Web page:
What's Wrong with Teardowns? Boon to Neighborhoods Doesn't Make Up for Loss of Aesthetics, Some Say
Toomey, Shamus, Daily Herald (Arlington Heights, IL)
Byline: Shamus Toomey Daily Herald Staff Writer
They're often huge, and maybe even a bit out of context with their surroundings. They supplant old, familiar homes and bring construction dust and other headaches to communities seemingly completed years ago.
There are scores of names attached to post-teardown homes, mostly derisive. They're called McMansions, Monster Homes, Bash & Builds, Bigfoots, Trophy Homes and Starter Castles.
But are "teardowns" the problem that some preservation groups and vocal neighbors say they are? Or is the expanding trend of tearing down older homes to build larger ones a clear boon to communities because of the new housing stock, new designs, new tax dollars and new residents brought in?
The answer, according to those on both sides of the issue, is there are no easy answers. It often comes down to the scruples of a builder, the thoughtfulness of village officials who craft restrictions and a case-by-case analysis of the homes torn down and built in their place.
"You have to look at the overall picture: what is a neighborhood? It's people walking around, having a sense of belonging," says Ellen Shubart of the Campaign for Sensible Growth.
"If someone is putting in this large home that has a completely different aspect to it, it may ruin that feeling, make people feel there's not a neighborhood character," she said. "Not to mention that the larger houses often overwhelm the houses next to them and block out light. Or sometimes these buildings leave (neighbors) faced with a blank wall."
Proponents of the trend acknowledge there are builders who don't do enough to respect the neighbors and who shoehorn in homes that just don't fit. But there are plenty of architects and builders who work overtime trying to make neighbors and the village happy because the new residents, after all, have to live alongside their neighbors, local builders say.
The Washington, D.C.-based National Trust for Historic Preservation released a report in July that labeled the teardown trend "an alarming epidemic" that can leave a neighborhood with "a hodgepodge of boxy new mansions and forlorn-looking older homes."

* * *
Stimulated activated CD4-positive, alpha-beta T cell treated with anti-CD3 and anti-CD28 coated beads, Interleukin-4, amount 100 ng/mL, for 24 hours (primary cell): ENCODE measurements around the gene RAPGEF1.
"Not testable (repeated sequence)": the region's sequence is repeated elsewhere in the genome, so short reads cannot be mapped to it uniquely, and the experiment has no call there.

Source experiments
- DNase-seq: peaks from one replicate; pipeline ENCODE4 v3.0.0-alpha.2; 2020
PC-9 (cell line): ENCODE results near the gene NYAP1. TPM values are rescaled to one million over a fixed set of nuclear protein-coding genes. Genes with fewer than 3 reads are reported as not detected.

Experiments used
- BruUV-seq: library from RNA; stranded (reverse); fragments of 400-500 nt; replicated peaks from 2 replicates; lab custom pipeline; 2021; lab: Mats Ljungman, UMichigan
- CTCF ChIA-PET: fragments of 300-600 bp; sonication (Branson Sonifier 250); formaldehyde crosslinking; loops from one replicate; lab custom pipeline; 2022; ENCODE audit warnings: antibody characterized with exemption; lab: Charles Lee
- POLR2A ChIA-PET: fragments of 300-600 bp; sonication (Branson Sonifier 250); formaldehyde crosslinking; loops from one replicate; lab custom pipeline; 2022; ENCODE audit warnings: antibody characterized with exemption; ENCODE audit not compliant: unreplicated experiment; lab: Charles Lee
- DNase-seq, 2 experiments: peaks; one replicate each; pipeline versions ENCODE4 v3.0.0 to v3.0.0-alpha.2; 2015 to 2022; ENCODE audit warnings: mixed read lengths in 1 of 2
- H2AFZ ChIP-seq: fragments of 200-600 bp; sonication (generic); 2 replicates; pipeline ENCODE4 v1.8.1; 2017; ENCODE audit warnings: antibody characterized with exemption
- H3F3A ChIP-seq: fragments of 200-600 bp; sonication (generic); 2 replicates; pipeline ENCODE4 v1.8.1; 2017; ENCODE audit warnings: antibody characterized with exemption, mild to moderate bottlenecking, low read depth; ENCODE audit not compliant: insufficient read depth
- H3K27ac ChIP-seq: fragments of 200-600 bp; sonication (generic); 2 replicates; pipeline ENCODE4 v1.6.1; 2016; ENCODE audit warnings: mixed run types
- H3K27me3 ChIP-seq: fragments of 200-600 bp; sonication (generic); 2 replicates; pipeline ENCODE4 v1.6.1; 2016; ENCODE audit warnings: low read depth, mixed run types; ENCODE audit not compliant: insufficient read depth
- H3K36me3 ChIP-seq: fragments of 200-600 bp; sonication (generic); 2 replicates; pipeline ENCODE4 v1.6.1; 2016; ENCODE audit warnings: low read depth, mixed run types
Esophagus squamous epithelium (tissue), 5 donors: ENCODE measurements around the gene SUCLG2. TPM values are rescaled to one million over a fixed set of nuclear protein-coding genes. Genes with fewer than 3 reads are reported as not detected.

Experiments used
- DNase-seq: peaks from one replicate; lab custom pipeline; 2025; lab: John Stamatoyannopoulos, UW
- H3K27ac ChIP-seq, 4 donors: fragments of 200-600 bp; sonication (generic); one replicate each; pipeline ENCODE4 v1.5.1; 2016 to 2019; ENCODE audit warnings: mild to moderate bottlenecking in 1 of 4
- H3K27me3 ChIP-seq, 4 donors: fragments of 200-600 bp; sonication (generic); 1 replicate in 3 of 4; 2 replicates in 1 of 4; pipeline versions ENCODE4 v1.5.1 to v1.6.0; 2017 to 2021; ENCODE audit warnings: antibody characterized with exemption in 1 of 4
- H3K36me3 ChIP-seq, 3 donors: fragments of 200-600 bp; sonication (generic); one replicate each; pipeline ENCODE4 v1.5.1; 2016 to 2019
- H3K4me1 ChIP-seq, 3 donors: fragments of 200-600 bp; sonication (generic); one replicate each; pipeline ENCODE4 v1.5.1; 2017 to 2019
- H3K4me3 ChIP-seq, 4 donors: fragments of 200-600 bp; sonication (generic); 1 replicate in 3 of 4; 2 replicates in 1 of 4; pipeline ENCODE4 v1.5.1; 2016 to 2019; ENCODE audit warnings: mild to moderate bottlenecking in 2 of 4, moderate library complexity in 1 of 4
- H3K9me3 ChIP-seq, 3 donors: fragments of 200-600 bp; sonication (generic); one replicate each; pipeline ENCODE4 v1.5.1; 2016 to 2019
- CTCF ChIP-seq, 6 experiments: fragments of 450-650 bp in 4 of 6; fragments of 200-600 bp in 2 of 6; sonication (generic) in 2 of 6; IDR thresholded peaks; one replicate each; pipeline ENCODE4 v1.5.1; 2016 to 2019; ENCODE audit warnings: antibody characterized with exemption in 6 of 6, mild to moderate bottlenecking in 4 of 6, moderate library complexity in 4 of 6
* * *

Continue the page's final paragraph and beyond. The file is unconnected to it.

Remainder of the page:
The trust's efforts to tame the trend are focused on preserving homes in historic areas, such as Chicago's North Shore. But the report's co-author, Jim Lindberg, said just because homes in suburbs north and west of Chicago typically aren't as old as those on the North Shore doesn't mean they are not worth saving.
"There are some post-war neighborhoods that are starting to be recognized as historic and that's going to continue," Lindberg said.
And if it's not historic yet, some day it could be, such as the 1950s ranch-home subdivisions. "I think we also have to think ... what part of that area are we going to save so that in year 2070, you can look back and say, 'That was an interesting piece of architecture, and people are still living there,' " Shubart said.
Builders in the area insist the majority of homes being torn down in the suburbs would be saved if they were worth saving. Both Shubart and Lindberg acknowledge some teardowns are acceptable and worthwhile.
"In any neighborhood, there will be properties that are not well-maintained, and the best use of the property would be a new home," Lindberg said.
The teardown trend is nothing new, but it has picked up steam in the past 10 years as incomes have swelled and commutes have worsened. So-called "in-fill" development of interior suburbs, proponents argue, allows people to build their dream homes in established neighborhoods with mature trees, good schools, nearby downtowns and commutes far shorter than those in outer, developing communities.
Hinsdale is seen as the local capital of suburban teardown construction. And towns such as Naperville, Glen Ellyn, Geneva, Batavia, Wheaton, Barrington, Hoffman Estates, Arlington Heights and Schaumburg all have grappled with the issue. …